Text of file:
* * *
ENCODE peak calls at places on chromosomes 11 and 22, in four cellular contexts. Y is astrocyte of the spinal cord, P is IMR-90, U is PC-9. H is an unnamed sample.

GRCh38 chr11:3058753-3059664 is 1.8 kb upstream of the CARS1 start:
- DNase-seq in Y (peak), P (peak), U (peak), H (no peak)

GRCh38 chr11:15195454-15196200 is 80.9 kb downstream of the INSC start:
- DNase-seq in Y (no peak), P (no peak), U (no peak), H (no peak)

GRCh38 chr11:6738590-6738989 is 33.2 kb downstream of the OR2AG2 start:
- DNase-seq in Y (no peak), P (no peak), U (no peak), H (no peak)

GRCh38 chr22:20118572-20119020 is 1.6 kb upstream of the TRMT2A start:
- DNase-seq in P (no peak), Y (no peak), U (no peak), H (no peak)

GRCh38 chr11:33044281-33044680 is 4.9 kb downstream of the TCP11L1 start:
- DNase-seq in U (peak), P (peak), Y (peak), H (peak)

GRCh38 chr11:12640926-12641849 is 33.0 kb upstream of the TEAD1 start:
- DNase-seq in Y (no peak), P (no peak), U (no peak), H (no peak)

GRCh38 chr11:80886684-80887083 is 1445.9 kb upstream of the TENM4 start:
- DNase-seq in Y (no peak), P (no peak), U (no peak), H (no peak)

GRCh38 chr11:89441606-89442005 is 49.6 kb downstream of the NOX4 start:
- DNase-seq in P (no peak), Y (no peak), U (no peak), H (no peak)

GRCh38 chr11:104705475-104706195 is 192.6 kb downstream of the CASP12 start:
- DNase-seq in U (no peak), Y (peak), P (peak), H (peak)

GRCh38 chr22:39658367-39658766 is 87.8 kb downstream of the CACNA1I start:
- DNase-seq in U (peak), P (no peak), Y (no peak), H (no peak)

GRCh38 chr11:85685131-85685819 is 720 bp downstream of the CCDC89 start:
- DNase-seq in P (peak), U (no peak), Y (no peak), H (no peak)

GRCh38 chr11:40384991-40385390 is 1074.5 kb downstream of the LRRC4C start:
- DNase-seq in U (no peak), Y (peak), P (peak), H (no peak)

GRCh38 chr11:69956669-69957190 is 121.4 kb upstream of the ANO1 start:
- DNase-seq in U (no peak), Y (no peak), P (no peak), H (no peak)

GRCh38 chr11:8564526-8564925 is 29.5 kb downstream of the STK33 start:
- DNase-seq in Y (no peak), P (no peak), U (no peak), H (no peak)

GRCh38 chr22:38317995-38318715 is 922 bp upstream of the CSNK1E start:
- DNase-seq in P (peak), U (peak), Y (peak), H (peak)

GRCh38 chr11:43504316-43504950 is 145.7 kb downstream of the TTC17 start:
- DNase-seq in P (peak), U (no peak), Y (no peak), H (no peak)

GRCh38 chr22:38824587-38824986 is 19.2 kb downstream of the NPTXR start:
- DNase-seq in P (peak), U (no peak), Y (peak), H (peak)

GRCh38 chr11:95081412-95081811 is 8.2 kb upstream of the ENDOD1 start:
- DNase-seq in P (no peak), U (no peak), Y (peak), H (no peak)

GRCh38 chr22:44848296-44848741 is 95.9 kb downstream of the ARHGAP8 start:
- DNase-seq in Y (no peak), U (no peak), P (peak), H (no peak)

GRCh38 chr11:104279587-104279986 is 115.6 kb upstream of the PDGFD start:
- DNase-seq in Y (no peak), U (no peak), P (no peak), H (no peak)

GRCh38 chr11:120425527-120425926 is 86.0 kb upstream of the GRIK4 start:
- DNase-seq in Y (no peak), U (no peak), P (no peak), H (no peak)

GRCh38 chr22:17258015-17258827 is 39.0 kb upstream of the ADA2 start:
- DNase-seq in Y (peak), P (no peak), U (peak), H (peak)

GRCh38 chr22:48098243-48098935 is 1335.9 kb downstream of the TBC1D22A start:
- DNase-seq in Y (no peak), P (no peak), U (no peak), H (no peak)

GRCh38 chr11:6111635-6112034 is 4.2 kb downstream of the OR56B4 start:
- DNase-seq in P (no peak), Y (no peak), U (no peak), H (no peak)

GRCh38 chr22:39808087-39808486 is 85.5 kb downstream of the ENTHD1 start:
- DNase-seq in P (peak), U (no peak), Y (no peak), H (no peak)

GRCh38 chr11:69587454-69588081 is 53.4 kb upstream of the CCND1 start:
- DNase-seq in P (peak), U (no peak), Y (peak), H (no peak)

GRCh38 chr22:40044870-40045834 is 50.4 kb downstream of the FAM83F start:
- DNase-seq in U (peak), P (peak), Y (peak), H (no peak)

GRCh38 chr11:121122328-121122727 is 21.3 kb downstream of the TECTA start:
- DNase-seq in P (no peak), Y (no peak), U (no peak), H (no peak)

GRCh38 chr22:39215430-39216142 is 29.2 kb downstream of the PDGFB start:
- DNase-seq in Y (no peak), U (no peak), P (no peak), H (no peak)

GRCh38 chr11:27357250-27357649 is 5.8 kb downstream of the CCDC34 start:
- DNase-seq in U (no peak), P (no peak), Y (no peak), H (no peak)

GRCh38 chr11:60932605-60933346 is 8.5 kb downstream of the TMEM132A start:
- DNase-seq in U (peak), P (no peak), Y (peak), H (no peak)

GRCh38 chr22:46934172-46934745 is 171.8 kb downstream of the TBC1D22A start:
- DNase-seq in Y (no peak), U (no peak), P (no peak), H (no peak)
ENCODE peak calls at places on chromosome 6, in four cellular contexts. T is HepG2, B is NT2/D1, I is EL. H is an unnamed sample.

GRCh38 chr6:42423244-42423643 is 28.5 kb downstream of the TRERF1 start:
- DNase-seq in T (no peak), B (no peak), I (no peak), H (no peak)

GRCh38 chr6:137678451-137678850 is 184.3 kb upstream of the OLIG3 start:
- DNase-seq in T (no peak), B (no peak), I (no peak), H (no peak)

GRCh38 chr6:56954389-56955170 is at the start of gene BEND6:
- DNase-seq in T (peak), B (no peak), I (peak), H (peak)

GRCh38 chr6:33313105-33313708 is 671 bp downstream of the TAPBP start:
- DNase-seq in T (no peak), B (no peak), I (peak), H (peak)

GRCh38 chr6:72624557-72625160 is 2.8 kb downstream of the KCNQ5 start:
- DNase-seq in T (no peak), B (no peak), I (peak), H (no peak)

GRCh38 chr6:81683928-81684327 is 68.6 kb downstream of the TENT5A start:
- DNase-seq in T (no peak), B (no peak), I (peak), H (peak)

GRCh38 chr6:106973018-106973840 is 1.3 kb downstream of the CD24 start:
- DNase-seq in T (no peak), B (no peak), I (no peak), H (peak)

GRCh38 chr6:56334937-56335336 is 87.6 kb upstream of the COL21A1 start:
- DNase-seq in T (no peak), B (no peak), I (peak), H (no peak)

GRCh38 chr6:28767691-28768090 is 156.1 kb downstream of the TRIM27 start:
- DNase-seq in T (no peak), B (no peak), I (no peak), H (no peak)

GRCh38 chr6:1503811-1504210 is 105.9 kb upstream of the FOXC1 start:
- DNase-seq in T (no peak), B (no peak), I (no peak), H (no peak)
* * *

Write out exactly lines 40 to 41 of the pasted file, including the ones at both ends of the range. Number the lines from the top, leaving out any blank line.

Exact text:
GRCh38 chr11:104279587-104279986 is 115.6 kb upstream of the PDGFD start:
- DNase-seq in Y (no peak), U (no peak), P (no peak), H (no peak)